Wednesday, November 16, 2011

'Parenthood' Warms My Heart...

I know I promised to write more about Parenthood, and I really meant it at the time, but that was a month ago, and even the best of intentions didn't deliver results. I don't have a good excuse, and I certainly don't feel good about not following through. I don't make promises I don't intend to keep, and I know that by not pointing out what makes Parenthood so smart and so strong a drama week after week, but instead ranting about the shows with severe shortcomings, I am actually part of the problem. The truth is, there is just so much going on in any given episode of Parenthood-- even what seems to be the simplest, smallest moments end up garnering major reactions from me-- that each individual storyline deserves a reaction post, and that is a tall order. The return of Seth (John Corbett) alone sent me into a tizzy from which I don't think I've fully recovered, even though he has picked up and gone away once again.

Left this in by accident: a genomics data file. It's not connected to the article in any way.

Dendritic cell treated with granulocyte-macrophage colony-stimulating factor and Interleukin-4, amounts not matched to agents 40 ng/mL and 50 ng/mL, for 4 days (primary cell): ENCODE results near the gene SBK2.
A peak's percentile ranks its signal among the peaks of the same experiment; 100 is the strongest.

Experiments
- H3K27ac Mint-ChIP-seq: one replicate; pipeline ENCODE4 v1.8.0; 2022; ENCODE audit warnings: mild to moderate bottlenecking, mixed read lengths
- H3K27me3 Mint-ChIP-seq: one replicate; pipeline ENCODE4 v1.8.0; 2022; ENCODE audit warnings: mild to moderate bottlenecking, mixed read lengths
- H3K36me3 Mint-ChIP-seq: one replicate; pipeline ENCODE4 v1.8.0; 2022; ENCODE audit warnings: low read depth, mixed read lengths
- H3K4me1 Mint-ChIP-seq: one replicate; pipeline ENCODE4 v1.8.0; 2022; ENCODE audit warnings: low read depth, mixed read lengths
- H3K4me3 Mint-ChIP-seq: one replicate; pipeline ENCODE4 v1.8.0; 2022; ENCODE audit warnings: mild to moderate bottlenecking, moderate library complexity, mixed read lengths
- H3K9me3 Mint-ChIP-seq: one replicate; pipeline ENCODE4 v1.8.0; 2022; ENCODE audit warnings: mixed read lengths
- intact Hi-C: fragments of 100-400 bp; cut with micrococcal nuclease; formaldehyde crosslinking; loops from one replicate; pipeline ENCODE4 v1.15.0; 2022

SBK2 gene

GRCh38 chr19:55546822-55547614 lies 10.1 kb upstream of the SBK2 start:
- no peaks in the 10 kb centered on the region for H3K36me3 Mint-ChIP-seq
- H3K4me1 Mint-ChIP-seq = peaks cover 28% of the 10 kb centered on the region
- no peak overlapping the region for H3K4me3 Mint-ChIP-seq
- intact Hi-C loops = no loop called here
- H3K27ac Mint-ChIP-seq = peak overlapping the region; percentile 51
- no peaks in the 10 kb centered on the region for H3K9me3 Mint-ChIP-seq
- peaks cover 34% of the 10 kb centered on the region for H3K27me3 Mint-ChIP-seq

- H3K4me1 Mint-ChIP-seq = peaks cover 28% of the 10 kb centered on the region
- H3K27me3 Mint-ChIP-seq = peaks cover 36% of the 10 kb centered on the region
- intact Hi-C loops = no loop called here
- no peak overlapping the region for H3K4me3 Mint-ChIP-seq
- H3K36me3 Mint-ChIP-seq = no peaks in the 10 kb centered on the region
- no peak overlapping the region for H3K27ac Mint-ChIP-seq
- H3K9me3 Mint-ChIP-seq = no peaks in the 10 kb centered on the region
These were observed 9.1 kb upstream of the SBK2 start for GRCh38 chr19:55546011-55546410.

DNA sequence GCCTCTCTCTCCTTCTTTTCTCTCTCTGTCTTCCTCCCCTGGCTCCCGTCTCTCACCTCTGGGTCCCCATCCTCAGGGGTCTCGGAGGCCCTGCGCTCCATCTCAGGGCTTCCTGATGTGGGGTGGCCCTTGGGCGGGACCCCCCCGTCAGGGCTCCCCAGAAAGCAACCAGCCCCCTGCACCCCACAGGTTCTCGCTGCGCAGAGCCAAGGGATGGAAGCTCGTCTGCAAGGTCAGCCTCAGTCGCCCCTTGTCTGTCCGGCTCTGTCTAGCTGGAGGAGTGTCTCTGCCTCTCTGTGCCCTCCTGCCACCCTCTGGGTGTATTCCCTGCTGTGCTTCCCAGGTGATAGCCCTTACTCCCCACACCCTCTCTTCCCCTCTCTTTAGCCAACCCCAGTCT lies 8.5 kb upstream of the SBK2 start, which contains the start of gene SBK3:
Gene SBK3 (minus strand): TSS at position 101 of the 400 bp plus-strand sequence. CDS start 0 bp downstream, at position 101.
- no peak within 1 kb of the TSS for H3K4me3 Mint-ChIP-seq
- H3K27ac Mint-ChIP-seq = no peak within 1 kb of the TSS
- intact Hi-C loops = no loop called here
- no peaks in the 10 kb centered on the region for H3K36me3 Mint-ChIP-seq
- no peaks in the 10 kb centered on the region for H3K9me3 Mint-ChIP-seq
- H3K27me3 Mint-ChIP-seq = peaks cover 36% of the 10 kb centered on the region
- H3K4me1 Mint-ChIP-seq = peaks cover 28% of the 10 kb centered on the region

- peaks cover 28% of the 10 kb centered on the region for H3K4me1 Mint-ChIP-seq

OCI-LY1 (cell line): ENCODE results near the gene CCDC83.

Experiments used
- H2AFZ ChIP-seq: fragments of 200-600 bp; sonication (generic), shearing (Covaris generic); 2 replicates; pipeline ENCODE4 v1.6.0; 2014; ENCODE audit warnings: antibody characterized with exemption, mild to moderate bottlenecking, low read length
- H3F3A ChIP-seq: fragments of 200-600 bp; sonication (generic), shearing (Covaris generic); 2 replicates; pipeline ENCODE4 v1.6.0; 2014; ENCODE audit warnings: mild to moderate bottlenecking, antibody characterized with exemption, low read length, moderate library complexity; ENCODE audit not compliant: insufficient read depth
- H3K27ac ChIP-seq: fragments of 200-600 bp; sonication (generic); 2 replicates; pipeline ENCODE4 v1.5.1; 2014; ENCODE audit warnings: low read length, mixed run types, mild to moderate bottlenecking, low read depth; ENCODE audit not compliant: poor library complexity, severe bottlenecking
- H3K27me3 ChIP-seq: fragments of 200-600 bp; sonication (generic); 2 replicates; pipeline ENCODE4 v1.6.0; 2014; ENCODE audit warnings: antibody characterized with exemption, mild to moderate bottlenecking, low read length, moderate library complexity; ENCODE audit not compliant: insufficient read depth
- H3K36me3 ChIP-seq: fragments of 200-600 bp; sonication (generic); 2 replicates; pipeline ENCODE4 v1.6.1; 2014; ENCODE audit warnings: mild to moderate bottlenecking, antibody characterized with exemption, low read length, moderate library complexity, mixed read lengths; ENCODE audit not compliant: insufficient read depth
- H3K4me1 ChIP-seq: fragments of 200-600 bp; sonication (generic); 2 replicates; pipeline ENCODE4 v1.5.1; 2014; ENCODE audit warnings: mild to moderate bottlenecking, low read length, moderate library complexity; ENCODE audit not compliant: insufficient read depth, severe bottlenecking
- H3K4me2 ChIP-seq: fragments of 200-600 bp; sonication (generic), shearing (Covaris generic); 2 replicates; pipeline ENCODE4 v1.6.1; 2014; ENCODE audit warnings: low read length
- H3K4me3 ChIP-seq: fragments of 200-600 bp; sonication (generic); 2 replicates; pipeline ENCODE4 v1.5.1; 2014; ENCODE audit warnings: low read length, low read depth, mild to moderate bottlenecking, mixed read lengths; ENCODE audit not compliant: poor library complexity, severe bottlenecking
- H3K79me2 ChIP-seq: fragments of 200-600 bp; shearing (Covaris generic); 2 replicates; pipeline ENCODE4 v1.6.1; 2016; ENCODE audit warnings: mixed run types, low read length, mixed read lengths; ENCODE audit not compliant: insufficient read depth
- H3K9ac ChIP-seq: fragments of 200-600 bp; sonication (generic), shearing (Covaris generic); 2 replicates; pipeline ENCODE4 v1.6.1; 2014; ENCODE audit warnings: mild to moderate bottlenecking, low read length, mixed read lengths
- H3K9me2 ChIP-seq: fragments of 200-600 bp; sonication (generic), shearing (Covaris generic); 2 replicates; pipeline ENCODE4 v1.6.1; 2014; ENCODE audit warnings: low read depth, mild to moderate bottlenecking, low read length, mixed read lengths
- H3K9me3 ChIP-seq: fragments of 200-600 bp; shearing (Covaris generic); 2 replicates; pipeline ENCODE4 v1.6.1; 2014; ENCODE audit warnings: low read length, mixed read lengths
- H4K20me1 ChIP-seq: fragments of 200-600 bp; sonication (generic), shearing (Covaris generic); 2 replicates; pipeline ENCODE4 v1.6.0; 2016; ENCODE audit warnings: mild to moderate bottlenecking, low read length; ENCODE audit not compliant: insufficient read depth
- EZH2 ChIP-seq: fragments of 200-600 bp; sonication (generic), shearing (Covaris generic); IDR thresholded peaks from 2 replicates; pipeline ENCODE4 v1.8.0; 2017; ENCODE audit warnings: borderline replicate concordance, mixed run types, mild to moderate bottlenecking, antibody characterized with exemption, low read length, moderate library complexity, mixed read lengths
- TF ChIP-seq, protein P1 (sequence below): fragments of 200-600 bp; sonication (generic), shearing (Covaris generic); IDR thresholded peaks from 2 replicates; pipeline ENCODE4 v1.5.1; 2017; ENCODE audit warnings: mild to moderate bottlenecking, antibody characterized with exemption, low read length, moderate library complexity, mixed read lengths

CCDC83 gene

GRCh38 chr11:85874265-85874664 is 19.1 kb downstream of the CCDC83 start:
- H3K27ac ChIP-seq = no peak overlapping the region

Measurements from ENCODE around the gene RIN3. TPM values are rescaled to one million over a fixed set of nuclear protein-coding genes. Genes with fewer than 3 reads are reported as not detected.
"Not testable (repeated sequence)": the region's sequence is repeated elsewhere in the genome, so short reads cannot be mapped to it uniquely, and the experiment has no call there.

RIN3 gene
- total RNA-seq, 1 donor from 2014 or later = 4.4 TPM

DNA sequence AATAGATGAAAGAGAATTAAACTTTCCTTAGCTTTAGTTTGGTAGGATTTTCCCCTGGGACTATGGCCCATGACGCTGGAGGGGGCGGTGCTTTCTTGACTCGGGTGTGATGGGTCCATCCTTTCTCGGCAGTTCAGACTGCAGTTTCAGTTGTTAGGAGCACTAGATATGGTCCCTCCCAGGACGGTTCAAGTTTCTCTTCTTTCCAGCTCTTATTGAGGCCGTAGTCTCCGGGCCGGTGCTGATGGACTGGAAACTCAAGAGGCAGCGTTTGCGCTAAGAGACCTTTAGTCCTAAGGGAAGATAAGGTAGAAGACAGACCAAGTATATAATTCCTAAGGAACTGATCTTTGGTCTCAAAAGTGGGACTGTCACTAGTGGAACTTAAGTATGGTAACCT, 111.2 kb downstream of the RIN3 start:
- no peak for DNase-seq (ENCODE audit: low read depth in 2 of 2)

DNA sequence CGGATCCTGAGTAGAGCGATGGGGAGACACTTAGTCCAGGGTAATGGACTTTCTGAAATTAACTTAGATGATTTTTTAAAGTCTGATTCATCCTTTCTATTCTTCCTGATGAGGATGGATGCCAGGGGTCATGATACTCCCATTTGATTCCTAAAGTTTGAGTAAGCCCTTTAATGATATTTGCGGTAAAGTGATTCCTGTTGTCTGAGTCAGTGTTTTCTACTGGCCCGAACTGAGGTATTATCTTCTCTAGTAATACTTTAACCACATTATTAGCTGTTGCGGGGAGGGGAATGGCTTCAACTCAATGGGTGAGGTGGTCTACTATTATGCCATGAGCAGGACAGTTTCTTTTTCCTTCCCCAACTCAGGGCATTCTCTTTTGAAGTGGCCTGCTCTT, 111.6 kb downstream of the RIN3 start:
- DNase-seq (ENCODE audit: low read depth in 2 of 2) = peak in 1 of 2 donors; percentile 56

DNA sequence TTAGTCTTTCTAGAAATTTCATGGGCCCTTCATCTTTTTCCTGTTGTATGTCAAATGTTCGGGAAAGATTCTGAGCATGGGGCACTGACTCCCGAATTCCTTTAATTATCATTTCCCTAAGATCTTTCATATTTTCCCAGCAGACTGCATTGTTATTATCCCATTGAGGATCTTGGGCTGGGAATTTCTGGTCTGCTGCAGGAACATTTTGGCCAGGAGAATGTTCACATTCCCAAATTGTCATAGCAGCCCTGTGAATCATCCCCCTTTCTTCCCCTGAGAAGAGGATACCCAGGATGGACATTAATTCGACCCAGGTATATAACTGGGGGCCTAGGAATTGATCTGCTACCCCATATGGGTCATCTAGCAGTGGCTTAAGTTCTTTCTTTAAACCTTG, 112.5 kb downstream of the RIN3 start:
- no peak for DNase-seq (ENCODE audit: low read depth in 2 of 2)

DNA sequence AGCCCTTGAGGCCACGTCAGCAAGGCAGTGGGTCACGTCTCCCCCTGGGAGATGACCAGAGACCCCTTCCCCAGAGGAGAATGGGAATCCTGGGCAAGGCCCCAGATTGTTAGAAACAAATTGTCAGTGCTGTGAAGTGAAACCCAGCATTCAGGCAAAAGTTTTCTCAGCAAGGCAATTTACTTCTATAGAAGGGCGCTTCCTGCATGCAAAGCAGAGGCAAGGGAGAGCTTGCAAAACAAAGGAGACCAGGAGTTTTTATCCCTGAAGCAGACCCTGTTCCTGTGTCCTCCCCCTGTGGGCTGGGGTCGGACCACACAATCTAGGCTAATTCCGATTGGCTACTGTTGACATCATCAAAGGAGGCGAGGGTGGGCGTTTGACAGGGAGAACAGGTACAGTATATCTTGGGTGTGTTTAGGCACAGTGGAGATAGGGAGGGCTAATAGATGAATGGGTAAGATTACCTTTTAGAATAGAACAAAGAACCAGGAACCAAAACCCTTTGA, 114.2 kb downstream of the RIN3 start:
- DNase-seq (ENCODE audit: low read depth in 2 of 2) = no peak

I don't want to harp on Seth since he is out of the picture, but every time he was on-screen-- every time he would turn to Sarah (Lauren Graham) with sad puppy dog eyes and say something that seemed so sweet, like, 'If I had just listened to you and gone to rehab that first time, my life would be better' or whatever, all I could see was a giant flashing red lit up sign that said "Manipulator!" Because that's what addicts are. And I have no disbelief that he really did love Sarah at one time; and I even believe he may think now, looking back with hindsight, he should have listened to her way back when. But I don't for one second believe he said that solely to make her feel better because she was "right." He knew it would tug at her heartstrings, and she'd be more inclined to stay with him, help him, maybe even take him back. And I could not have cheered any louder when Amber (Mae Whitman) stood up for her family and told him to leave her mother alone. It was a little reminiscent of Rory Gilmore keeping her own bad influence dad away from her mom (also Graham) but so much more effective and impactful. That's just how Jason Katims does!